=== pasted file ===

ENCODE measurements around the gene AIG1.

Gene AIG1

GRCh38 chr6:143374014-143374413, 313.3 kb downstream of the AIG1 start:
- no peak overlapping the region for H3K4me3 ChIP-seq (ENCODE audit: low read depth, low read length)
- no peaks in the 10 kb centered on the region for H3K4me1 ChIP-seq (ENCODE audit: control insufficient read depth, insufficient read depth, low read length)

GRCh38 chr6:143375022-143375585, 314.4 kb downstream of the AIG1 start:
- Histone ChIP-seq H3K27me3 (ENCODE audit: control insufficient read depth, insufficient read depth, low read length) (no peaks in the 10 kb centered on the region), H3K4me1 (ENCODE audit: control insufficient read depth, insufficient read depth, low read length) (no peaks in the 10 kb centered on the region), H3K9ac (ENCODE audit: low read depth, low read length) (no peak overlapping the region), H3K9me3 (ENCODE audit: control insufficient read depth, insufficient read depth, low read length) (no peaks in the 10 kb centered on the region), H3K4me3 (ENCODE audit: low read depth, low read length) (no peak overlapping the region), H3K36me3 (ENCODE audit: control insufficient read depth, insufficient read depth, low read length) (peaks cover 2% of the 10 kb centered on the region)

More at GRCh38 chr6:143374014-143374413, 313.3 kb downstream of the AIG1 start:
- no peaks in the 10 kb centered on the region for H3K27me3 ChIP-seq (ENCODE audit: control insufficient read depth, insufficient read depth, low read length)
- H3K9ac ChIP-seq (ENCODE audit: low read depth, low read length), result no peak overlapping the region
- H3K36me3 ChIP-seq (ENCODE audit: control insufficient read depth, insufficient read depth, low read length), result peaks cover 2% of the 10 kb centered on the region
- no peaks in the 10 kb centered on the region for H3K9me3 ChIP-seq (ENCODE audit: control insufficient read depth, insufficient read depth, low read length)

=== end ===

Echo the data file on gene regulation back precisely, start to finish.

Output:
ENCODE measurements around the gene AIG1.

Gene AIG1

GRCh38 chr6:143374014-143374413, 313.3 kb downstream of the AIG1 start:
- no peak overlapping the region for H3K4me3 ChIP-seq (ENCODE audit: low read depth, low read length)
- no peaks in the 10 kb centered on the region for H3K4me1 ChIP-seq (ENCODE audit: control insufficient read depth, insufficient read depth, low read length)

GRCh38 chr6:143375022-143375585, 314.4 kb downstream of the AIG1 start:
- Histone ChIP-seq H3K27me3 (ENCODE audit: control insufficient read depth, insufficient read depth, low read length) (no peaks in the 10 kb centered on the region), H3K4me1 (ENCODE audit: control insufficient read depth, insufficient read depth, low read length) (no peaks in the 10 kb centered on the region), H3K9ac (ENCODE audit: low read depth, low read length) (no peak overlapping the region), H3K9me3 (ENCODE audit: control insufficient read depth, insufficient read depth, low read length) (no peaks in the 10 kb centered on the region), H3K4me3 (ENCODE audit: low read depth, low read length) (no peak overlapping the region), H3K36me3 (ENCODE audit: control insufficient read depth, insufficient read depth, low read length) (peaks cover 2% of the 10 kb centered on the region)

More at GRCh38 chr6:143374014-143374413, 313.3 kb downstream of the AIG1 start:
- no peaks in the 10 kb centered on the region for H3K27me3 ChIP-seq (ENCODE audit: control insufficient read depth, insufficient read depth, low read length)
- H3K9ac ChIP-seq (ENCODE audit: low read depth, low read length), result no peak overlapping the region
- H3K36me3 ChIP-seq (ENCODE audit: control insufficient read depth, insufficient read depth, low read length), result peaks cover 2% of the 10 kb centered on the region
- no peaks in the 10 kb centered on the region for H3K9me3 ChIP-seq (ENCODE audit: control insufficient read depth, insufficient read depth, low read length)